By Gerard Johnson

Trinidad and Tobago was rated the happiest country in the Caribbean. The twin-island republic ranked 38th among 156 countries surveyed for the 2018 World Happiness Report, released last week by the UN Sustainable Development Solutions Network. Countries were ranked based on six variables: income, freedom, trust, healthy life expectancy, social support and generosity.

The news that we were the happiest Caribbean nation so shook the community, there was a seismic response of dubious laughter.  “Who did they talk to?”  That became the headline of a post I wrote in Facebook.  Here is a sampling of the responses I received.
Vashty Maharaj, a former colleague of mine at the Trinidad Guardian in the mid eighties said this: “Trinis have always had the capacity to laugh and joke in the face of adversity. We will be the ones waltzing slowly to the strains of the violin — or steelpan– as the ship goes down. This is not necessarily a bad or good thing, it is part of who and what we are. So they spoke to all of us in a way and we said we choose to be happy and strong in the face of the worst days of our lives and our country. There will be those who will judge that but they are probably sitting in comfortable gated communities and waiting for everyone else to rise up and revolt for them.”

Niala Maharaj, another former colleague of mine in the eighties, this time from the Trinidad Express said: “I don’t think they talk to anyone. they compile statistics. what proportion of the population in school. How many maternal deaths per 1,000 of population. how many in university, how many officially poor… Look they say Norway is the happiest place on earth – I never met a bunch of people who liked the robot in Hitchhiker’s Guide to the Galaxy more than Norwegians. They either drink thyself to death or suicide themselves to death. Who can blame them? When you in total darkness for half the year and your bottom getting frost-bite every God day… you lose track of the UN and its statistics that say you happy, oui.”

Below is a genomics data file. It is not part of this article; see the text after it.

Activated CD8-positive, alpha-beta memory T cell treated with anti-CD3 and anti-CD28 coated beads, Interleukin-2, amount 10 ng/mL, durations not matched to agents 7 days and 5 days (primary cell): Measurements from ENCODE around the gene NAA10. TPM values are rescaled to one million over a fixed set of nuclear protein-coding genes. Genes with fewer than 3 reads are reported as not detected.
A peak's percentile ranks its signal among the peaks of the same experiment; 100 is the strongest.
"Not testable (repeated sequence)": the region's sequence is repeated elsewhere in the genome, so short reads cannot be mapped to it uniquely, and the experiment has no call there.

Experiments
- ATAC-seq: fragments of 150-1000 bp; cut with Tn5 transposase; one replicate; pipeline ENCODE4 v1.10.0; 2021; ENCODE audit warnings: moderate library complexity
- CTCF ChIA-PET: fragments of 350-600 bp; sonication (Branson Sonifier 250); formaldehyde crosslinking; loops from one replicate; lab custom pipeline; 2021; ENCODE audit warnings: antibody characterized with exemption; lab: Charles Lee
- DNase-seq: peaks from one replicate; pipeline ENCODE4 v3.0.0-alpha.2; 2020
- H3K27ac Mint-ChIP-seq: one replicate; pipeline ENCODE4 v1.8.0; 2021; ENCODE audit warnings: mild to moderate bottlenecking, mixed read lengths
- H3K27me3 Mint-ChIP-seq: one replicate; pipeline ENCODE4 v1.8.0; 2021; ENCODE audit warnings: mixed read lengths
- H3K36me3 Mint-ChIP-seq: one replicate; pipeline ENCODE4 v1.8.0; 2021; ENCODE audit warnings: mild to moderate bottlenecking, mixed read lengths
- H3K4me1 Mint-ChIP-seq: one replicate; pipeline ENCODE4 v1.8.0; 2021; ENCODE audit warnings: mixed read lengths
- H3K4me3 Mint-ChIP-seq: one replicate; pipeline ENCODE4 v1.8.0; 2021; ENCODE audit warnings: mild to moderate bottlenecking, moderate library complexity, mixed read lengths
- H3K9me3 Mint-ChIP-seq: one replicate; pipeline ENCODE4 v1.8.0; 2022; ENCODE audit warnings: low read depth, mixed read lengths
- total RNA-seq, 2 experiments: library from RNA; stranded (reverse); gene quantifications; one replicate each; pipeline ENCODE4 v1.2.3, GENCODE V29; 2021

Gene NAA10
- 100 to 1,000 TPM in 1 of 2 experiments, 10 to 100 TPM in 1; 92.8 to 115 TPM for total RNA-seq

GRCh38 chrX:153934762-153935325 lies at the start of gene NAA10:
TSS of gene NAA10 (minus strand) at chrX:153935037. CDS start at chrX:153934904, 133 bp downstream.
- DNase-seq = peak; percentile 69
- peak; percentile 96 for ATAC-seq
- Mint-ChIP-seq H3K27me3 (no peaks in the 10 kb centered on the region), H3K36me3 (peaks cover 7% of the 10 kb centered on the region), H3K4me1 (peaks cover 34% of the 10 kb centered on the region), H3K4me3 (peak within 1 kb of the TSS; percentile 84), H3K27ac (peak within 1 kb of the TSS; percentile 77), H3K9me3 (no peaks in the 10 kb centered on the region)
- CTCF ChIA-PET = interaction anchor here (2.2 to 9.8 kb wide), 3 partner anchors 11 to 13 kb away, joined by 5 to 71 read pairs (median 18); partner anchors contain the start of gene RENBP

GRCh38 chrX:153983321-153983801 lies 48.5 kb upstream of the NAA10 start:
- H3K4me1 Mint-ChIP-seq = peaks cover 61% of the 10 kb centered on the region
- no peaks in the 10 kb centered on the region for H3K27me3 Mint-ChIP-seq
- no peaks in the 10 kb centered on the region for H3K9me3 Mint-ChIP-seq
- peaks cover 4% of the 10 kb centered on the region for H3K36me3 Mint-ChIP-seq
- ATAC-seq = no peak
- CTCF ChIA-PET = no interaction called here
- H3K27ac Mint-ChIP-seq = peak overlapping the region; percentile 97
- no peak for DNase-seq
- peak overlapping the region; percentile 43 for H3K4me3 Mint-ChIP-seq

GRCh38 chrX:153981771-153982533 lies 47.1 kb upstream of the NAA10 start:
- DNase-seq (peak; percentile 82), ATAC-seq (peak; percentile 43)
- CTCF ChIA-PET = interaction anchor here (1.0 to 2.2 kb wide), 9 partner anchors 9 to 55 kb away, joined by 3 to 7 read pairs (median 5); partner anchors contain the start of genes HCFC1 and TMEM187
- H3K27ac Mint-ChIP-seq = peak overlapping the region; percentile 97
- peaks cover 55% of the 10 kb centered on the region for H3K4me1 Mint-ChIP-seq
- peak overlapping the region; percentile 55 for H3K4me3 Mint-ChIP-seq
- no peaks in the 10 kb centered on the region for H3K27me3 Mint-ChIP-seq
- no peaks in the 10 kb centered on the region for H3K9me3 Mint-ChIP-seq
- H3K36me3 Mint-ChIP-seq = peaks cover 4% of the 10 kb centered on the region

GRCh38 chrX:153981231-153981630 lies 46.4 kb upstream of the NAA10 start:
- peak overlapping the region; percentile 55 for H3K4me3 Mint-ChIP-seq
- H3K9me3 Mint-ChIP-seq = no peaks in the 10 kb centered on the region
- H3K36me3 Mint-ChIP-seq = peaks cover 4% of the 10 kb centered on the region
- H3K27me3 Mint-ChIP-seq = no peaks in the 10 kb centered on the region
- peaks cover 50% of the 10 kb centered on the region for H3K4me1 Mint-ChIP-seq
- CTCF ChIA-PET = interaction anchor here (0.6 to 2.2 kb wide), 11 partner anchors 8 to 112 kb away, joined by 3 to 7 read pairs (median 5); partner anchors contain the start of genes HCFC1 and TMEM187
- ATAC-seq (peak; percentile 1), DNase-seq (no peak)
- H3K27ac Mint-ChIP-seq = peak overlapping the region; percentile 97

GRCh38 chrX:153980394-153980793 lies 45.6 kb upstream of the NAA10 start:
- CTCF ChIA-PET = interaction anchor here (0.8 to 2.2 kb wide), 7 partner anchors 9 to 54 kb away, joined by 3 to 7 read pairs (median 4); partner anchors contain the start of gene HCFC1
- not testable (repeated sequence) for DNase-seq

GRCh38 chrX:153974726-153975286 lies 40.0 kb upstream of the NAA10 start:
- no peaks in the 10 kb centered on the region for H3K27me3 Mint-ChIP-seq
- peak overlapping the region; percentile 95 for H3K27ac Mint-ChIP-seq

Kenneth H. Ransome Jr.: “No doubt! If we could always find the time to celebrate Christmas, New Years, Old years, Christmas in July, Indian Arrival day, Carnival, boat rides, river limes, etc., in spite of all the wildness going on in the country then we real happy….”

Siewdath Persad: “Ent calypsonian Crazy sang “madness is gladness”. Maybe we are a population of mad people. Or, maybe they only talked to people in the “Mad House” at St Ann’s or some folks who are living in a fantasy world at La Fantasy Rd, not too far from the “Mad House” but which may contain the real mad people.”

Saif Greenidge: “Perspective is EVERYTHING….T&T people were happiest when our attention was INWARD focused…we were doing our thing…80s…we realized the “world” had all cameras focused on us (deservedly)….now is “watch meh nah”…wassy an jammin still…yeh…the image that we happy…workin for everybody else…but T&T .”

Rona Ramkhelawan:  “Illusions… material things…. and we distract ourselves all the way to being unhappy.. humans will never be happy unless we attain Buddha nature..where we live the life we were brought here to live.. that’s when you listen only to that Inner voice.. and not be influenced by what others think of one. but…. that’s the narrow path most take the wide roads.. more space to roam… losing sight.”